NewsLocal NewsI-Team Investigations

Actions

'She didn’t want to be resuscitated:' Family says paramedics ignoring DNR order led to suffering

Woman dies 12 days after being revived by EMTs
Tiffany Teregesen2.png
Posted at 6:28 AM, May 09, 2022

PLANT CITY, Fla. — Do not resuscitate orders, or DNRs, are issued by the Florida Department of Health and signed by doctors on behalf of people who do not wish to be resuscitated if their heart stops or they stop breathing.

The ABC Action News I-Team learned these legal documents aren’t always honored, which can lead to prolonged suffering for people who wanted a quick and painless death.

“A DNR is a do not resuscitate order,” said Tiffany Tergesen, who helped her elderly cousin Celeste Salanitri obtain a DNR after her health declined.

“It’s something my physician signs when the physician determines that my medical condition is significantly serious that I have a likelihood of dying,” said USF Healthcare Vice President Jay Wolfson, who is an attorney and has a doctorate in health care administration.

DNR definition WFTS.png
Florida law is clear that paramedics and EMTs are supposed to honor DNRs.

DNRs are required by law to be printed on bright yellow paper so it's not overlooked by medical personnel.

According to Florida Administrative Health Law, “An emergency medical technician or paramedic shall withhold or withdraw cardiopulmonary resuscitation” when they are presented with or observe a DNR order on a patient.

“You stand back and you let it happen,” Wolfson said.

But what Florida Lawmakers intended to be spelled out in black and white, can sometimes turn grey in the heat of the moment.

No pulse, no breathing, and a DNR

“We have a resident that’s not conscious, no pulse,” said an employee of a Plant City assisted living facility on the evening of April 1.

She called 911 to report that 81-year-old Celeste Salanitri collapsed in the bathroom in her room.

“I get the call from the facility. They tell me that she was unresponsive, they’re taking her to the hospital,” said Tergesen, her cousin and healthcare surrogate.

Celeste Salanitri credit Tiffany Tergesen.png
Celeste Salanitri sought a DNR when her health declined as a result of Parkinson's disease.

Salanitri’s had end-stage Parkinson’s disease. Her doctor had signed the DNR order just one week earlier. The document states that cardiopulmonary resuscitation is to be withheld.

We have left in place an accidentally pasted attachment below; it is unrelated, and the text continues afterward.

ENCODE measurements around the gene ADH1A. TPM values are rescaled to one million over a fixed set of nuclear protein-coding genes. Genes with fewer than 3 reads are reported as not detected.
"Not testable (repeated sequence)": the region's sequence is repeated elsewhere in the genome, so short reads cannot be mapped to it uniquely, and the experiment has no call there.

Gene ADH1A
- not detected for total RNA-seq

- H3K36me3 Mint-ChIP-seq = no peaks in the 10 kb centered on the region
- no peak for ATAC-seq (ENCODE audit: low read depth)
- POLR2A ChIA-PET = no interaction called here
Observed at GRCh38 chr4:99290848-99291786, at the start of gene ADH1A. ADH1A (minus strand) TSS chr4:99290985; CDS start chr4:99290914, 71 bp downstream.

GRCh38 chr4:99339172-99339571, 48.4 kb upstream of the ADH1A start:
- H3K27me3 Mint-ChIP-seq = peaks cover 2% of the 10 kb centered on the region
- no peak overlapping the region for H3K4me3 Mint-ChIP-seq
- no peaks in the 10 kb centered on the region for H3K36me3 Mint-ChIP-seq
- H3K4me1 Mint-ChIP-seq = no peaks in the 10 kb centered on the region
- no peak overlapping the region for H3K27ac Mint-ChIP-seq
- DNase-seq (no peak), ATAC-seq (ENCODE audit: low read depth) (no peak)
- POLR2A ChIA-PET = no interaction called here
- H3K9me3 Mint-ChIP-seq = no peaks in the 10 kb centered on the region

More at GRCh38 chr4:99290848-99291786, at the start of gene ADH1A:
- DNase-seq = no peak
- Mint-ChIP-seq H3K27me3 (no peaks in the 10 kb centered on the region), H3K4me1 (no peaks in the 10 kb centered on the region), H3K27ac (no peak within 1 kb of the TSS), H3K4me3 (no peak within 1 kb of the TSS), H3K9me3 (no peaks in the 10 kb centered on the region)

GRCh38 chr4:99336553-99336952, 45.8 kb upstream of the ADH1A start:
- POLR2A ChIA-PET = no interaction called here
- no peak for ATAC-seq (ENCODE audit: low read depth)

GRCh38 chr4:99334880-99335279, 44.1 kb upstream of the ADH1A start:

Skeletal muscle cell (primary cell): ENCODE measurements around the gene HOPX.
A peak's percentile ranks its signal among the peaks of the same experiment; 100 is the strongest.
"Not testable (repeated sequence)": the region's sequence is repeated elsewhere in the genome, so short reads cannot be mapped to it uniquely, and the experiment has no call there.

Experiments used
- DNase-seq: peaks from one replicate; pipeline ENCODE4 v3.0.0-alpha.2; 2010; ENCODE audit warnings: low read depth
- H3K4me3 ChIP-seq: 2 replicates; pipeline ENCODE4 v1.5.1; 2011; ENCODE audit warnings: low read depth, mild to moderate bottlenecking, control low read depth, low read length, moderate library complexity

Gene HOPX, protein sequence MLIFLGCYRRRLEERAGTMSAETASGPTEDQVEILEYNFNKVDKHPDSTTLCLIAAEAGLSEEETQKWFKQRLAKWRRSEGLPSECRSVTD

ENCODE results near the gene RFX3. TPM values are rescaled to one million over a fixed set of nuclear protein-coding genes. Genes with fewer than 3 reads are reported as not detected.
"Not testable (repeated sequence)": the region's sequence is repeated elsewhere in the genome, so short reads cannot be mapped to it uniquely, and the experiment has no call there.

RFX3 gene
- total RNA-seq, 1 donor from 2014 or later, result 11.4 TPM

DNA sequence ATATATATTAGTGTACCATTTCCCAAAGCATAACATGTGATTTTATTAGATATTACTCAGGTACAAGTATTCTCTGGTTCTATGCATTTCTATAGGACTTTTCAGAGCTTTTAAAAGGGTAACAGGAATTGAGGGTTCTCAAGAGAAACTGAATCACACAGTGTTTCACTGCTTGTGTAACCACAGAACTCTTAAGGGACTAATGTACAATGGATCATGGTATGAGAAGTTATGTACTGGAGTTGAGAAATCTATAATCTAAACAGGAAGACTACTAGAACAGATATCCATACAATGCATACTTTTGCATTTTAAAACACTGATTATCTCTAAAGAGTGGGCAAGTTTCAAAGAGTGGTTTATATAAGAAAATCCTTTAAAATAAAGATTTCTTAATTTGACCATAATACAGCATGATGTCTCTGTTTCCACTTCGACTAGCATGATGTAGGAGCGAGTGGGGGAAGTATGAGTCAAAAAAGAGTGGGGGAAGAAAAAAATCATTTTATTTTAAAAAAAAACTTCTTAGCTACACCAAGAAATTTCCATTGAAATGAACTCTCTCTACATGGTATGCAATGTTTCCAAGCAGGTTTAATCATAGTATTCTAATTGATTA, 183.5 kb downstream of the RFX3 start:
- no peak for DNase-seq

An EMS report says that the DNR was presented to paramedics upon arrival by the facility staff.

“But for some reason they did it anyway,” Tergesen said.

Tiffany Tergesen.png
Adam Walser and Tiffany Tergesen discuss Salanitri's DNR.

Plant City Fire Rescue paramedics responded and according to the report discovered Salanitri had a weak pulse and shallow respiration.

But during the ride to the hospital, the report indicates her heart and breathing stopped. Instead of allowing Salanitri to die as she wished, the paramedics began CPR.

“She didn’t want to be resuscitated because that is an awful violent thing to have to go through,” Tergesen said.

The report said paramedics contacted their medical director, who advised them to continue.

“Perception may have been that she was gonna be okay or there was a chance that she could be revitalized,” Wolfson said. But that didn't happen.

USF Healthcare Vice President Jay Wolfson.png
USF Healthcare Vice President Jay Wolfson said healthcare practitioners are rarely punished for disregarding DNRs.

CPR involves pushing the chest down two inches, 120 times a minute, which Wolfson said can leave a patient in worse shape than they were before.

“You’re gonna crack some ribs. You’re gonna possibly puncture a lung,” Wolfson said.

That’s what Tergesen believes happened to Salanitri.

Relatives endure 12 days of hell

“She would lay on her side and she would just gurgle. It sounded like she was drowning,” Tergesen said.

Her cousin was intubated after her breathing and heartbeat were restored.

Tergesen, as her healthcare surrogate, made the difficult decision to remove the tube because Salanitri indicated she didn’t want to be kept alive by artificial means in her living will.

What happened next was a slow death.

Tiffany Teregesen and her mother Lillian Tergesen spent the next 12 days by Salanitri’s side at a Hospice facility.

Tiffany Teregesen3.png
Family members maintained a bedside vigil for 12 days after Salanitri was brought back.

Salanitri never regained consciousness.

“The way she felt as I held her hand. Watching her slowly turn yellow as her kidneys were shutting down. Her fingertips turned blue slowly as the circulation stopped,” Tiffany Teregesen said, describing what happened.

Tiffany Teregesen2.png